4 Reasons Service Drives Loyalty

Jackson Lewis, Associate Editor

customer loyalty

CHICAGO -- “We talk about loyalty programs, and that’s great, but what makes a customer loyal in the first place?”

Robert Byrne, senior manager of consumer insights for research firm Technomic, presented on what drives loyalty beyond the loyalty program during CSP’s Loyalty Forum, which was held March 27-29 in Chicago.

Byrne said customer service is the key driver behind convenience-store visit satisfaction, especially among millennials and members of Generation Z. He made the case that the average younger customer is more concerned with how the person behind the counter treats them than access to technology or the presence of a loyalty program.

Other factors outside of service are more likely to drive customers to a c-store, including a convenient location and a clean store, but Byrne cited service as the strongest driver of satisfaction.

Byrne’s presentation was driven by survey results from Chicago-based Technomic, in which customers were asked about their experience after their visit to a c-store.

Click through for the numbers behind what makes customers loyal outside of a loyalty program …

1. Service can make a visit

visit satisfaction

“Service is always No. 1, and it’s really not even that close,” Byrne said. He presented the following as the top reasons behind visit satisfaction and the percentage of respondents who chose each:

  • Service: 38%
  • Food and beverage: 32%
  • Brand affinity: 28%
  • Convenience: 19%
  • Atmosphere: 19%
  • Value: 10%

The quality of a c-store's food and beverage offering is also important, as is the customer’s ability to identify with the brand they frequent. But quality of service easily emerged as the most important factor in visit satisfaction, according to Technomic’s survey results.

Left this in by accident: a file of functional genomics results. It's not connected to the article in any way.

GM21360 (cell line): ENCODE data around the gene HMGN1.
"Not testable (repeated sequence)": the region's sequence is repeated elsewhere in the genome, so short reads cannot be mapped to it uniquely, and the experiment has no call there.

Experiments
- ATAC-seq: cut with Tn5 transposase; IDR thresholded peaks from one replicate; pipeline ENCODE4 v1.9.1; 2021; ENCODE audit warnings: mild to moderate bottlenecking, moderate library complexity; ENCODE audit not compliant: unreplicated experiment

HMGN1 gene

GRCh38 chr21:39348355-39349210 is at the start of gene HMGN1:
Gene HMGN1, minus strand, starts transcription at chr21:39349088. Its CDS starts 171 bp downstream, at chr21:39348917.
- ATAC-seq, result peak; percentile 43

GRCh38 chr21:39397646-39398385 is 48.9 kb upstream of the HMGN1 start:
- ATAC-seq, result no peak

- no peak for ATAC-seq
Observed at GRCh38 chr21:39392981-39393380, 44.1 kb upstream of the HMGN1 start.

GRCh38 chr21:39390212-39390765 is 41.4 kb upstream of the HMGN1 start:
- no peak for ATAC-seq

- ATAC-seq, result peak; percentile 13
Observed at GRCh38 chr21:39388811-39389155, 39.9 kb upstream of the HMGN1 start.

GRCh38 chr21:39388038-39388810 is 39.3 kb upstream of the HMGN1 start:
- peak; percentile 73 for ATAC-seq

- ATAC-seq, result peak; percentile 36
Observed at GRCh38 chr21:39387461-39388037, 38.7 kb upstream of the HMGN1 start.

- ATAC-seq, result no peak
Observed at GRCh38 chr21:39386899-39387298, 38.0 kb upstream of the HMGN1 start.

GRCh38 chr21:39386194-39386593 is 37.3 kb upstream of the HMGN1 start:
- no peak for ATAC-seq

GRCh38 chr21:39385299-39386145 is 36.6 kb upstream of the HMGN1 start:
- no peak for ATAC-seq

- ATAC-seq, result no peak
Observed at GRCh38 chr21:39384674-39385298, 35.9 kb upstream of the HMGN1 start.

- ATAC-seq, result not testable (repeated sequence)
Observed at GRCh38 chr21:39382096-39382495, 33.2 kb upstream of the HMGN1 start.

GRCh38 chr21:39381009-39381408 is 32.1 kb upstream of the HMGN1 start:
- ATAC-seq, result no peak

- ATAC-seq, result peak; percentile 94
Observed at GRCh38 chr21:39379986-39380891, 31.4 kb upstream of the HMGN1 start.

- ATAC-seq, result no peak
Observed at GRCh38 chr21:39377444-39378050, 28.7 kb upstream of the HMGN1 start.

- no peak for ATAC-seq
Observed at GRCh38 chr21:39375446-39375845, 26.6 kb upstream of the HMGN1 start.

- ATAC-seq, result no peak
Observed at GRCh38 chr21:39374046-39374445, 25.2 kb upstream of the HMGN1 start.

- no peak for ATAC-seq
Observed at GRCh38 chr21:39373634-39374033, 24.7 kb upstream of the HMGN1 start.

2. Poor service can ruin a visit

visit dissatisfaction

The same six factors can also cause a customer to have a negative experience in a c-store, Byrne said, showing how significant each attribute can be to a bad experience:

  • Service: 34%
  • Food and beverage: 31%
  • Atmosphere: 21%
  • Convenience: 15%
  • Brand: 15%
  • Value: 12%

Again, service—or a lack thereof—emerged as the most common reason behind below-average visit satisfaction in c-store customers. Similar to a positive visit, food and beverage is again the second-highest factor, further underscoring the importance of a quality foodservice offering in convenience retail, just after service.

3. What drives visits?

what drives visits

Byrne touched on what drives customers to visit c-stores in the first place:

  • Convenient location (near home): 52%
  • Where I purchase gas: 46%
  • Store is clean: 38%
  • Fast service: 35%
  • Friendly staff/service: 35%

“What you don’t see here in the top five is price,” Byrne said. He also pointed out that technology and rewards programs did not factor highly in driving visits. But service, while not as important here as it is for customer satisfaction, is still a make-or-break factor.

4. Importance of service is on the rise

service during visit

Not only is service an important factor in the overall customer experience, but it also grew in importance for younger customers from 2016 to 2017.

In 2016, about one-third of Gen Z consumers and nearly half of millennials felt it was “very important” that the service at c-stores is friendly. That percentage rose slightly for both Gen Z and millennials in 2017. While friendly service was also an important factor for other age groups, its importance for them was steady year over year.

Byrne said this reflects the idea that younger consumers are interested in fun, exciting shopping experiences. That, he said, is more important to them than the opportunity to use their mobile device in-store.